Wyclef Jean says Bob Marley is the biggest artist in the world, and he wants to educate young dancehall musicians about sync licensing.
Jamaican music has only seemed to increase in popularity over the years, and while many debate whether contemporary dancehall will have longevity, especially considering the latest experimental fusions, Hatian-American rapper and singer Wyclef Jean is convinced that something big is on the horizon, and he is noticeably passionate about leading the youth in the right direction.
Dancehall music has remained one of the most popular influences on the global stage for decades despite being significantly less streamlined than other, more mainstream genres. Seeing the potential in the genre and projected growth now with the younger artists managing to make big moves with the advent of social media platforms like Tik-Tok and neo-dancehall sounds, Wyclef Jean has started a campaign to teach artists the importance of sync licensing.
Through the Island Music Conference, which is set to take place in Kingston, Jamaica, later this year, Wyclef plans to mentor any young artist who cares to learn about licensing and how to create not only passive income but multiple streams of it. In a recent interview with one of the island’s longest-standing entertainment TV shows, The Entertainment Report, Wyclef shed some light on what exactly he’s trying to educate young Jamaican artists about.
Wyclef Jean and Ishawna / Urban Islandz
“The power of licensing means when I’m sitting in my house and I’m eating popcorn with my daughter and I’m watching the Super Bowl and Shakira and J-Lo comes on and they go ‘Shakira, Shakira’ – that’s the power of licensing,” the three-time Grammy winning artist explained. He goes on to share how he was introduced to licensing through an anecdote about the uber-successful 1996 record The Score by Fugees.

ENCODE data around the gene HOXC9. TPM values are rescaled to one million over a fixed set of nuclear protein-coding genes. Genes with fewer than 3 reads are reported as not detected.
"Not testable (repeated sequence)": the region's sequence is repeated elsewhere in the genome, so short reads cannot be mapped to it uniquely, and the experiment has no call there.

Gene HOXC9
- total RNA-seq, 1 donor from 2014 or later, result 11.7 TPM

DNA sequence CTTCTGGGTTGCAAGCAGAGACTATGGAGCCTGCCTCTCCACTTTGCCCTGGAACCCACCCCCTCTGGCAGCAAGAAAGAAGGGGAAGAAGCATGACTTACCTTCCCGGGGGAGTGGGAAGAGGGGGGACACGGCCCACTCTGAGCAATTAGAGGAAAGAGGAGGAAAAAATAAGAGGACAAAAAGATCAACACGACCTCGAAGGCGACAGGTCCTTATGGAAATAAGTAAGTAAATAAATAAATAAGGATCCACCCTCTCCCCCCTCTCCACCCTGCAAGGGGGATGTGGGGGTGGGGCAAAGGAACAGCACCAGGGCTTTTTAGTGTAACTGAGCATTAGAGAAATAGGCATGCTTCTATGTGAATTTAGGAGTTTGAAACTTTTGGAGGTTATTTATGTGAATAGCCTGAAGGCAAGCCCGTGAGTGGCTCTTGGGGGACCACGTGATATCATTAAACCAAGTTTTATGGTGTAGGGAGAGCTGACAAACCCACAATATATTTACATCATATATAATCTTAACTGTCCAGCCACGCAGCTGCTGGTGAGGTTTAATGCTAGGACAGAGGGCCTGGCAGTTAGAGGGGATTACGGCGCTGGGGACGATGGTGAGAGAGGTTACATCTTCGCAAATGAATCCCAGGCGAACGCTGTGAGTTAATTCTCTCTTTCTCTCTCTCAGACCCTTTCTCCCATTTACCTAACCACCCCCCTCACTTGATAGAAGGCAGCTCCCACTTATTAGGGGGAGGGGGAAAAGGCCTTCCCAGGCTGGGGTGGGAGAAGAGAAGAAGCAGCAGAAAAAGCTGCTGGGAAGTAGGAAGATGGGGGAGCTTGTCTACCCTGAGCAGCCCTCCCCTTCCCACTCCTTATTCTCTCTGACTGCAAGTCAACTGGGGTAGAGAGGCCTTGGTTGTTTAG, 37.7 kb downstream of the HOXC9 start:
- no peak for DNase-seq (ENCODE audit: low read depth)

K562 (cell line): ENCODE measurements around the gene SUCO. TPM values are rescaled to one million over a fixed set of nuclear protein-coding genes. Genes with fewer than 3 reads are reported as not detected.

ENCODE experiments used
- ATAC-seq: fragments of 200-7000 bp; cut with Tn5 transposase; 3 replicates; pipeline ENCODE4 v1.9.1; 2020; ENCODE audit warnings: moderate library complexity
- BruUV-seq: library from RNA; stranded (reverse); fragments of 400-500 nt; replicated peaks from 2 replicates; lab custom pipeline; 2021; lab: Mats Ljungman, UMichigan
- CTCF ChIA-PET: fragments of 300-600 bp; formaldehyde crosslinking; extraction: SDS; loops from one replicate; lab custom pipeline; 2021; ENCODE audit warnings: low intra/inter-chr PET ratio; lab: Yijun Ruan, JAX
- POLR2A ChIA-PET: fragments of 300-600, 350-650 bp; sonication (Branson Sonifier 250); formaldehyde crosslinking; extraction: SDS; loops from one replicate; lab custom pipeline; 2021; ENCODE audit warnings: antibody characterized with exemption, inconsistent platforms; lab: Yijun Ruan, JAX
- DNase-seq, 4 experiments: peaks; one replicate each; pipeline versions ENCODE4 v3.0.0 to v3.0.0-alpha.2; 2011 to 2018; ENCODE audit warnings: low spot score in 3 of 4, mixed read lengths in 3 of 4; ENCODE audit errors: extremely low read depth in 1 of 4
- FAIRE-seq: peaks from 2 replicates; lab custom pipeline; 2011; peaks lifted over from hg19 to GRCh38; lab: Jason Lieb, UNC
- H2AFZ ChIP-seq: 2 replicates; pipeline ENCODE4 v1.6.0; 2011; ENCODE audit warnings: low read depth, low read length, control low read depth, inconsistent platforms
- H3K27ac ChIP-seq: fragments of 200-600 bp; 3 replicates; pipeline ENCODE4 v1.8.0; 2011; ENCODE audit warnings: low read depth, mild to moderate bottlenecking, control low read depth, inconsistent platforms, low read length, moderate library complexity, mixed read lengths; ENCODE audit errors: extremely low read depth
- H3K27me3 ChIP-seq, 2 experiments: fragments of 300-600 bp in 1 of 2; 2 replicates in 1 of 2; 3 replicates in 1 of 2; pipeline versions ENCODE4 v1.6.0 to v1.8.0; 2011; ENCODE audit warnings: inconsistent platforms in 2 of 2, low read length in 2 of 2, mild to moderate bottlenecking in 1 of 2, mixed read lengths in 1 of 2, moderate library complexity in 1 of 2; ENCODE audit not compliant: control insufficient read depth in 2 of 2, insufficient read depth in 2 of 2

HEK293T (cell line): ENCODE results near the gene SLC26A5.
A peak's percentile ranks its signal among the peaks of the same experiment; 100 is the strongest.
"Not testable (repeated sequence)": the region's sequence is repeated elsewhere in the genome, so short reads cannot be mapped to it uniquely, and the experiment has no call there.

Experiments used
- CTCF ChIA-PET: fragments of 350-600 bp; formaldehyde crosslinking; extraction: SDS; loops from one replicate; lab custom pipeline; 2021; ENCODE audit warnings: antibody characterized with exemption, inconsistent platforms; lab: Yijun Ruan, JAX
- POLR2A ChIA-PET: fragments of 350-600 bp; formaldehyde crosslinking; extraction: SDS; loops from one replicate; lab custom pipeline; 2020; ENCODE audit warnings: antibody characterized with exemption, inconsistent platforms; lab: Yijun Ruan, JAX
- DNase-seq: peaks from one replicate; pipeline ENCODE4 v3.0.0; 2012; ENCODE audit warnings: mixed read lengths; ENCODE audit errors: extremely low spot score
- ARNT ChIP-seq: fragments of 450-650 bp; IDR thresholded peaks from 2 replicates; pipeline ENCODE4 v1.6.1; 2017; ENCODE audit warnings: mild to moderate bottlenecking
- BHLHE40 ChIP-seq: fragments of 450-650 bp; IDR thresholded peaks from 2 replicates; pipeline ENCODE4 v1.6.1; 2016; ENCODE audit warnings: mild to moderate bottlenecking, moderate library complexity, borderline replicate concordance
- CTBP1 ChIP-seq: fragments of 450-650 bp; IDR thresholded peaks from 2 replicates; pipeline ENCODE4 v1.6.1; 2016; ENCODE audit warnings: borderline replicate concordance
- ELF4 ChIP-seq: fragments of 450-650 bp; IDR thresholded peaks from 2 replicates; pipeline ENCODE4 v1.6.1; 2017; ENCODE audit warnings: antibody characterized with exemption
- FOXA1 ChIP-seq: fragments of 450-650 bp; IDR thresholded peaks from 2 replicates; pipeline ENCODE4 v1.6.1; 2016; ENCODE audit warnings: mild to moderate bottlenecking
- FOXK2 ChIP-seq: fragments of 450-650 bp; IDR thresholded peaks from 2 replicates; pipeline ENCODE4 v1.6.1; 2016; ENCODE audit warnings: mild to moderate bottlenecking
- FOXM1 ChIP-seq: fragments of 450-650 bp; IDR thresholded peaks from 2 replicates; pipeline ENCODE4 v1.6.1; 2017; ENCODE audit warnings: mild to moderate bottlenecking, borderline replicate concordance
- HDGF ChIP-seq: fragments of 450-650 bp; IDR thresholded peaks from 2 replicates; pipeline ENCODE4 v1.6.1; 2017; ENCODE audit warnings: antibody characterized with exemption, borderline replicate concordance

Wyclef says that when Lauryn Hill introduced the idea to do a remake of Roberta Flack’s “Killing Me Softly,” the song sold “a gazillion copies,” but it was the publishers who licensed the song that actually benefited financially. This opened up the “Gone Till November” artists’ eyes to the ins and outs of the music business and the importance of sync licensing.
“Along with the license, it’s how do we create different avenues to give kids like 3 or 4 ways to make money at a time,” Wyclef continued. “What I want the younger generation to understand is we can have this conversation because we all making money. So, you’re making money but I’m 54, I was making money since I was like 19, 20. I became a millionaire at 20. I’ve made mistakes along the way, but I’ve levelled off well. And at the end of the day I would like to see more youth level off well.”
Elsewhere in the interview, Wyclef Jean revealed some young artists that he would love to see at the Island Music Conference this year, including Chronixx, Masicka, Teejay, Skeng, Chronic Law, and more.
Jean continued: “Even if you speak to a Burna Boy, he’s gonna tell you that he is naturally influenced by what is going on in Jamaica. Understand this: the power of Jamaican music ain’t going nowhere. What it does is that it spreads, and it takes different forms. Because at the end of the day, the biggest artist in the world, period, till today, no cap is Bob Marley. I think that the younger kids, they get this information from Africa and now they’re gonna do their version of what’s called Afrobeat but it’s still inspired by the dancehall and the reggae of Jamaica.”
The Grammy winner also spoke about the undeniable global influence of dancehall and was visibly excited about the fact that “TikTok is responding to it heavy.” He explained that the genre’s fusion with foreign elements through modern artists is a recipe for something big.
“There’s a whole big thing going on. It leaves it to a new fusion being brewed in the future which I’m excited about,” he added.